Wolves’ fate left up to this man

Norway’s government minister in charge of environmental and climate issues, Vidar Helgesen, will now have to decide the fate up to 24 wolves that county officials want to shoot within established wolf zones. A pending slaughter reaffirmed by local authorities on Monday has sparked strong protests both inside and outside the country.

Vidar Helgesen, Norway's government minister in charge of environmental issues, will now need to decide whether to overturn an order to shoot more than half of Norway's wolf families, or let it stand. PHOTO: Klima- og Miljødepartementet

Vidar Helgesen, Norway’s government minister in charge of environmental issues from the Conservative Party, will now need to decide whether to overturn an order to shoot more than half of Norway’s wolf families, or let it stand. PHOTO: Klima- og Miljødepartementet

By a vote of nine to one, wildlife authorities in Hedmark, Østfold, Oslo and Akershus voted to uphold a controversial decision earlier this autumn that a total of as many as 47 wolves, including those found outside the zones, may be shot during authorized wolf hunts.

The authorities, backed by farmers who feel their free-grazing sheep are threatened by wolves, contend that Norway’s wolf population has grown too large. It now numbers around seven families, and a majority of the county wildlife commissioners (rovviltnemndene) concluded that cutting it by more than half won’t threaten the species that conservationists have rebuilt from near extinction in recent years.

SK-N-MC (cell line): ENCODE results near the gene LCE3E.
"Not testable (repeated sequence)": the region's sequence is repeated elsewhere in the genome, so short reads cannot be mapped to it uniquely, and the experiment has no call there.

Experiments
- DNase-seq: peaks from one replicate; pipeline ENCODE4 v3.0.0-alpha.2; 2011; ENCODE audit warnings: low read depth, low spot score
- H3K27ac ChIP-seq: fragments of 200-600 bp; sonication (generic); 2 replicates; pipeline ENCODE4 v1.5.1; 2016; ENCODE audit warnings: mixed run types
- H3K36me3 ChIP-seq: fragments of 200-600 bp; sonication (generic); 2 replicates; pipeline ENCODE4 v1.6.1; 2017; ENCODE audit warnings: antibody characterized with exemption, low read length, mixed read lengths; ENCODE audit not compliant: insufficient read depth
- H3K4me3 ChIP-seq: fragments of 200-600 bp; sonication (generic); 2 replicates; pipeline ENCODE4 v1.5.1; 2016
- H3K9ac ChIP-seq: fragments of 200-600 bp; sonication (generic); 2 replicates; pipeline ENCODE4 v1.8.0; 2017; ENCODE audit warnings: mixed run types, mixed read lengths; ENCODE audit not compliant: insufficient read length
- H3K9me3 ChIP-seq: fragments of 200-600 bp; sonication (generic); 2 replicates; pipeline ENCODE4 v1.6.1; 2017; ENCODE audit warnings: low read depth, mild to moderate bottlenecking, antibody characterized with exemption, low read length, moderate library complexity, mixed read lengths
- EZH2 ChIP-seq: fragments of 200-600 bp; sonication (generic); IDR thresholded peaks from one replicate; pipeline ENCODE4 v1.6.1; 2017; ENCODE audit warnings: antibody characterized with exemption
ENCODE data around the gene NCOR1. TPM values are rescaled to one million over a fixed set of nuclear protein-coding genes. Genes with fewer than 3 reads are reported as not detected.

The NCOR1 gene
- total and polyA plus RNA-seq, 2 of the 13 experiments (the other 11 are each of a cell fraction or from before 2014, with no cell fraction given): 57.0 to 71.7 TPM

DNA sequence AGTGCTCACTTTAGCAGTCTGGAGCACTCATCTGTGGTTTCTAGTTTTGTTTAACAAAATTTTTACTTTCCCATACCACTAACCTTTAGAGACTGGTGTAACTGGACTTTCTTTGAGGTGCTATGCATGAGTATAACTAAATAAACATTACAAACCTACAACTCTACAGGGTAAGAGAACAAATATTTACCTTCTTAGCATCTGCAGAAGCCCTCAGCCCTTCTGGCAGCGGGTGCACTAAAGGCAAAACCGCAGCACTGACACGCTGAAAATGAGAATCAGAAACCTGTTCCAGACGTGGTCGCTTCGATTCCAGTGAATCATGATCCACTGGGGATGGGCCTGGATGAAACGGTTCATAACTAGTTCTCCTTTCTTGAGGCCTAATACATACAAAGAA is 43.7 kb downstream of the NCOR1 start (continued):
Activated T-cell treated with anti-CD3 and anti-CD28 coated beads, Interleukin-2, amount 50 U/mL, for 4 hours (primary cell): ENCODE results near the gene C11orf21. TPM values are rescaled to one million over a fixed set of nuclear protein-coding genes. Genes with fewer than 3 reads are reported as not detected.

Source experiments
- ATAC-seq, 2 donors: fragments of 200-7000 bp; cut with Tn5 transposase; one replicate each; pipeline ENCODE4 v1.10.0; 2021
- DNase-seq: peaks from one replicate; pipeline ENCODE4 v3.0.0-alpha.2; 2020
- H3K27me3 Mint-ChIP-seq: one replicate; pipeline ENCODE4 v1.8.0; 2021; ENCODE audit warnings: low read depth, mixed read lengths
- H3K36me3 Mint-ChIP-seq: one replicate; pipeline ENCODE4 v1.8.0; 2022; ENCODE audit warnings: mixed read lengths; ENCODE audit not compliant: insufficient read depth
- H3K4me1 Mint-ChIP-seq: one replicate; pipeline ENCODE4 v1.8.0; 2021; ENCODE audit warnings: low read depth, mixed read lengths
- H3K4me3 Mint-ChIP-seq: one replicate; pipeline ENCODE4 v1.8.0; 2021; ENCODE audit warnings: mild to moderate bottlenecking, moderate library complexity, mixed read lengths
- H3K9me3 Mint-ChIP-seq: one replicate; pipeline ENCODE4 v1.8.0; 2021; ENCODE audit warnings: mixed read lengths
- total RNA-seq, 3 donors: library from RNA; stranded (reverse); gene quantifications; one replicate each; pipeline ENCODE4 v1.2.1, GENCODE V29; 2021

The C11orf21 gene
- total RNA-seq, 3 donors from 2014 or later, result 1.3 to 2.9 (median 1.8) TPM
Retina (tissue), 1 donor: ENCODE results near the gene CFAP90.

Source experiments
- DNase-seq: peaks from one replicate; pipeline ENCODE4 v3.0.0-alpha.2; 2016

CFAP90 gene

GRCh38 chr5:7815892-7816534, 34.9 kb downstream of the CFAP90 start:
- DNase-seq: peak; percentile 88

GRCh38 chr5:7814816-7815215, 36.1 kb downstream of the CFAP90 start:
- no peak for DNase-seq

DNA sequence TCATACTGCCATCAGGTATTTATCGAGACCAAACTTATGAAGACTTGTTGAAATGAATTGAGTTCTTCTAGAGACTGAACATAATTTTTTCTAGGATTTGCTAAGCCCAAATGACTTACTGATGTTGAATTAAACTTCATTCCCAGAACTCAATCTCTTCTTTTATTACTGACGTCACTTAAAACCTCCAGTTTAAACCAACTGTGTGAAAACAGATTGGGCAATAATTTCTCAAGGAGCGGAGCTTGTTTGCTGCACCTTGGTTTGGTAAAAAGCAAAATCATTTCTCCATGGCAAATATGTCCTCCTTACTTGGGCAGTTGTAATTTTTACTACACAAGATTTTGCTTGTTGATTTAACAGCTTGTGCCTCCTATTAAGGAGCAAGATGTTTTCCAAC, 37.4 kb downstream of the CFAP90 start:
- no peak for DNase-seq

Protesters are outraged and are already planning a variety of demonstrations to stop the wolf hunt. The demonstrations will follow the delivery of anti-hunt petitions signed by 57,000 people, major email campaigns and a demonstration in front of the Norwegian Parliament earlier this month.

It’s the pending slaughter of three wolf families in the rural, eastern county of Hedmark that’s causing the strongest protests, while the reestablishment of wolves around Oslo is also subject to calls for protection. The leader of the wildlife commission in Hedmark, Arnfinn Nergård, has categorically denied that the Parliament’s own goal of having four to six thriving wolf pups born every year will be threatened by the hunt.

Now it’s up to Norway’s minister of the environment to decide on an appeal of the commissioner’s decision. Silje Lundberg, leader of Norway’s chapter of Friends of the Earth (Naturvernforbundet) claims the four families targeted in the hunt do not threaten grazing sheep that ranchers in Norway traditionally allow to roam freely during the summer months. She was among those condemning the planned hunt once again on Monday.

“Environment Minister Vidar Helgesen must overturn this decision,” Lundberg told NRK. “If it stands, Norway will lose its environmental credibility internationally.”

The wolf hunt has already been covered in media in at least 30 countries and been bad publicity for Norway. Helgesen, of the Conservative Party, has been non-committal so far, saying only that he’s been made acutely aware that the wolf hunt is highly controversial.

newsinenglish.no/Nina Berglund